Venezuela mural expresses solidarity with Palestine

Venezuela mural expresses solidarity with Palestine

Artists have been working diligently over the past few weeks to create a mural that covers an entire building in the 23 de Enero neighborhood of Caracas, Venezuela. They were brought together by local artist Julvio Millar to express his solidarity with the Palestinian people and highlight Palestine's ongoing struggle to resist Israeli colonialism. The mural includes a map of Palestine, a return key, the Palestinian flag, as well as a photo of a Palestinian fighter wearing the traditional keffiyeh and making the V sign for victory.

The giant artwork is part of a larger project carried out by the group Plataforma de solidaridad con Palestine, which is currently working on various initiatives and activities in Venezuela to publicize Israel's brutal eviction and dispossession of Palestinians in occupied Jerusalem and the West Bank, and in the besieged Gaza Strip.

Millar has focused on painting murals since 1974, with over 3,000 across Venezuela. He is also known as a strong supporter of the Palestinian cause since he was a university student and has put his passion for the cause to work in solidarity with Palestine as General Coordinator of the César Rengifo group involved in street art and mural painting.

“We are part of the Palestine Solidarity Platform in Venezuela,” he told me. “Since its creation, we have painted murals and posters in different parts of Caracas and other places in Venezuela to show the popular interaction with the Palestinian cause in our country”.
The artist highlighted that the images are used to raise awareness of the Israeli occupation of Palestine. “Mural painting is a tool that must be used politically and socially so that anyone who sees and walks beside a mural understands the message.”

Activist artists, he said, mobilize against the occupation of Palestine by framing the occupation in paintings about Israel's human rights abuses. “We show how the occupation violates the freedoms and rights of Palestinians in their own country.”

This is one way, he added, that Palestinian efforts to reach an international audience can be successful. “It is a blessing to be able to communicate these ideas in images.”

According to Millar, the only way to stop the Israeli genocide of the Palestinian people is to do things every day and everywhere. "It shouldn't just be through networks like ours, but also with any creative tool that can reflect the harsh realities of life in occupied Palestine."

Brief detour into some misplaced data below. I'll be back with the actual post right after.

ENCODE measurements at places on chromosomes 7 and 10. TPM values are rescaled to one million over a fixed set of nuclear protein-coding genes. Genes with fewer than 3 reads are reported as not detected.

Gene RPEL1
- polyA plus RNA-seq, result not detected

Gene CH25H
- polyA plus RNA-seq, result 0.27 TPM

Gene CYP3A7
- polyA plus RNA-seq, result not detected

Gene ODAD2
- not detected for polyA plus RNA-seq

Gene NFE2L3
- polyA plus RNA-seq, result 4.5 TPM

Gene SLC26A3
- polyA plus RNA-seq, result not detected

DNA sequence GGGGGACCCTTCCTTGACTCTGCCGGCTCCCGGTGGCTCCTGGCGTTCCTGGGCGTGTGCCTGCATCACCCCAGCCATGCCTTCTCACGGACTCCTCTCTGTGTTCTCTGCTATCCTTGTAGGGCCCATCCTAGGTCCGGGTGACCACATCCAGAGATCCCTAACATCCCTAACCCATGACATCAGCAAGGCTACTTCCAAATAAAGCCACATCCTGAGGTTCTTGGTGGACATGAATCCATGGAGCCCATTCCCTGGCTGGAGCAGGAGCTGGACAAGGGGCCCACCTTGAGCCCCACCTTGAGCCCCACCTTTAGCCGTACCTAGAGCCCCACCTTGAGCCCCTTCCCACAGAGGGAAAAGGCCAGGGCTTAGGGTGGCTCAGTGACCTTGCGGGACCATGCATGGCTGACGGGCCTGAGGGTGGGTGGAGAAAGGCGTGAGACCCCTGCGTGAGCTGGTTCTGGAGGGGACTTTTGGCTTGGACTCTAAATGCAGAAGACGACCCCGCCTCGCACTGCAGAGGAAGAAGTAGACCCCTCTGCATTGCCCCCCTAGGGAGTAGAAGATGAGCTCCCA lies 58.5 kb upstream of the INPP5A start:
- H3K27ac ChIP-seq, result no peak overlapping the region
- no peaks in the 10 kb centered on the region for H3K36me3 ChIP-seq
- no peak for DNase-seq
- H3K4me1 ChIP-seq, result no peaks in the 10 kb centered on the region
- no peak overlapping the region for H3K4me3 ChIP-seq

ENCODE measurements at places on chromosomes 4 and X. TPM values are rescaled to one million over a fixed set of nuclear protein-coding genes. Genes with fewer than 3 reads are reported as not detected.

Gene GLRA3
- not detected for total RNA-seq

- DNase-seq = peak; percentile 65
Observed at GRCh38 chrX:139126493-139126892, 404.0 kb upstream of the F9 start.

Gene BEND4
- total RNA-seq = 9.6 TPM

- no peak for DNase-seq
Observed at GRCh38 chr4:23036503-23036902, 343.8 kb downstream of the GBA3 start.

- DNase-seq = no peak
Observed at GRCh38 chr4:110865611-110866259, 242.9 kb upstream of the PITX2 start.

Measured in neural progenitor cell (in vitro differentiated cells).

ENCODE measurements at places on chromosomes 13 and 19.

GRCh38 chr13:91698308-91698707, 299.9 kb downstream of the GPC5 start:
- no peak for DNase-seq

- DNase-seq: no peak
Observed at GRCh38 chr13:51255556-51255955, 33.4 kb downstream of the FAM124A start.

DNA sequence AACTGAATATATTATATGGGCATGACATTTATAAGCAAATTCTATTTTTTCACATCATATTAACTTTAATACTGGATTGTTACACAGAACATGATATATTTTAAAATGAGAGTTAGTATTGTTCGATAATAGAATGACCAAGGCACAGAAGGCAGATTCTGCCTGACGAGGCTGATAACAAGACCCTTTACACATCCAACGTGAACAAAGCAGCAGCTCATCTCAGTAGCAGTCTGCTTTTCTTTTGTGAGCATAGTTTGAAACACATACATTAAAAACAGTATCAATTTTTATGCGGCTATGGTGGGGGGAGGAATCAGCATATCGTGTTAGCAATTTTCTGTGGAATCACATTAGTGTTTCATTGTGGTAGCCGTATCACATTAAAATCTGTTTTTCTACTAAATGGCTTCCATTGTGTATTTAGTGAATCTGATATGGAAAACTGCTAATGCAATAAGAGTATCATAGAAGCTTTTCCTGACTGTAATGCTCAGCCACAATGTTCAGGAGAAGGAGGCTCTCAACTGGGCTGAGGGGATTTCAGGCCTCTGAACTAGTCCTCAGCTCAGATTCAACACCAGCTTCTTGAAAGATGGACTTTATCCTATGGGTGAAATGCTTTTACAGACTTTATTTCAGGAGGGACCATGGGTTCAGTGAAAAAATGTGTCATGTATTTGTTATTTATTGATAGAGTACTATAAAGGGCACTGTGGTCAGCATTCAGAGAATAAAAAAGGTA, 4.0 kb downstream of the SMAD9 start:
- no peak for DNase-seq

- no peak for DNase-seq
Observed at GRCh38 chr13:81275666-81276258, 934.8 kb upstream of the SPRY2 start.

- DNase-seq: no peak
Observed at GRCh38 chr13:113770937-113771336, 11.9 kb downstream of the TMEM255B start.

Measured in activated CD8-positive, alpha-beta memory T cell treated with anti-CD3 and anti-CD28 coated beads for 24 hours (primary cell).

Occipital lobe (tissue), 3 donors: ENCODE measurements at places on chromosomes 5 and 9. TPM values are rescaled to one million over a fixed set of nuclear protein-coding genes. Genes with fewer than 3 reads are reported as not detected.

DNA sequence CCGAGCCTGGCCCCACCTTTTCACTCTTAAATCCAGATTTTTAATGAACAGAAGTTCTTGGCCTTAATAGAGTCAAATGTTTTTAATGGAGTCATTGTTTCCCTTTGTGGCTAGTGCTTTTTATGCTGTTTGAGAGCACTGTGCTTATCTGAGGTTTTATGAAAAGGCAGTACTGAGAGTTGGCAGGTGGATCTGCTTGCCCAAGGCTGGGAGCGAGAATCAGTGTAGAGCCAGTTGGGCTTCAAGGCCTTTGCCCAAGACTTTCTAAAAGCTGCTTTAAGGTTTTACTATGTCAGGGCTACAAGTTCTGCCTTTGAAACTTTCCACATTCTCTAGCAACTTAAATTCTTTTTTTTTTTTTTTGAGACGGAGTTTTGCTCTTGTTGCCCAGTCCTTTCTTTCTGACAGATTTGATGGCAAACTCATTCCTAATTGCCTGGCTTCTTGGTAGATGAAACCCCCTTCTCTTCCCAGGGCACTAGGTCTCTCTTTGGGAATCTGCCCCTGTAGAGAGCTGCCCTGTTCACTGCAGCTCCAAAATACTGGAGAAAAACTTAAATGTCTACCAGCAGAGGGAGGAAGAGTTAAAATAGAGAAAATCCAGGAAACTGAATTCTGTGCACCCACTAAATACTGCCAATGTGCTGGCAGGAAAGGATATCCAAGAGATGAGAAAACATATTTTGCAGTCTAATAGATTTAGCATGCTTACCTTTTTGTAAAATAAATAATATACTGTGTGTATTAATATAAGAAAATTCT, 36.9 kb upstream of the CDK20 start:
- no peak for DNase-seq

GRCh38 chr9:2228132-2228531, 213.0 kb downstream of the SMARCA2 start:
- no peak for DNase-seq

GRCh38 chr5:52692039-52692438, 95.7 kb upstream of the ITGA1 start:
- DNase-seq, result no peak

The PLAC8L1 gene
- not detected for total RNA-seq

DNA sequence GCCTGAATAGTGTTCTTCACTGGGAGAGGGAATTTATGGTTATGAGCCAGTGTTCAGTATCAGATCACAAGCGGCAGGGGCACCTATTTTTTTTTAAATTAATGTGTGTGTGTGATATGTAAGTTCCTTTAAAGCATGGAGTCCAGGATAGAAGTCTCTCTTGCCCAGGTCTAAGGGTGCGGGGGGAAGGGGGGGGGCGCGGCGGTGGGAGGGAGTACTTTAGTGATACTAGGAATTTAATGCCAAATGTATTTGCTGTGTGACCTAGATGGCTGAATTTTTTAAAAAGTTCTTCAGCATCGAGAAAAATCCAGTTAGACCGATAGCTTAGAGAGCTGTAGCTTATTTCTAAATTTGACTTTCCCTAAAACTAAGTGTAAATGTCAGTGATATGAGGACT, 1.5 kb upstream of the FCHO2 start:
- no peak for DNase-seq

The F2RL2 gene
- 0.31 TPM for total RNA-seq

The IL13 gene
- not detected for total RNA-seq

Venezuela has expressed strong solidarity with the Palestinian cause under President Hugo Chávez (1999-2013) and this continues under President Nicolás Maduro (2013-present). It was the first country in Latin America to recognize the State of Palestine in the nominal borders of 1967. In 2009, Venezuela and the Palestinian Authority established diplomatic relations and announced the opening of a Palestinian Embassy in Caracas. Diplomatic ties remain close and Venezuela has supported the Palestinian cause at the UN.

Murals have been used in different contexts and with different techniques to show these strong relations between Venezuela and Palestine. The use of colors, designs and thematic treatments can radically alter the viewer's perception. Through these paintings, many Venezuelans became curious to know more about Palestine and its people.

About 15,000 Palestinians live in Venezuela. They believe that murals can be a way to bring people together and create a sense of community. Despite the challenges they faced with differences in language, culture and customs, they managed to integrate into Venezuelan society and are respected.
In Venezuela, murals can be used to express a community's history and culture and reflect a community's unique identity and values. Many murals were painted as a way to tell stories from other communities and preserve Palestinian history and traditions.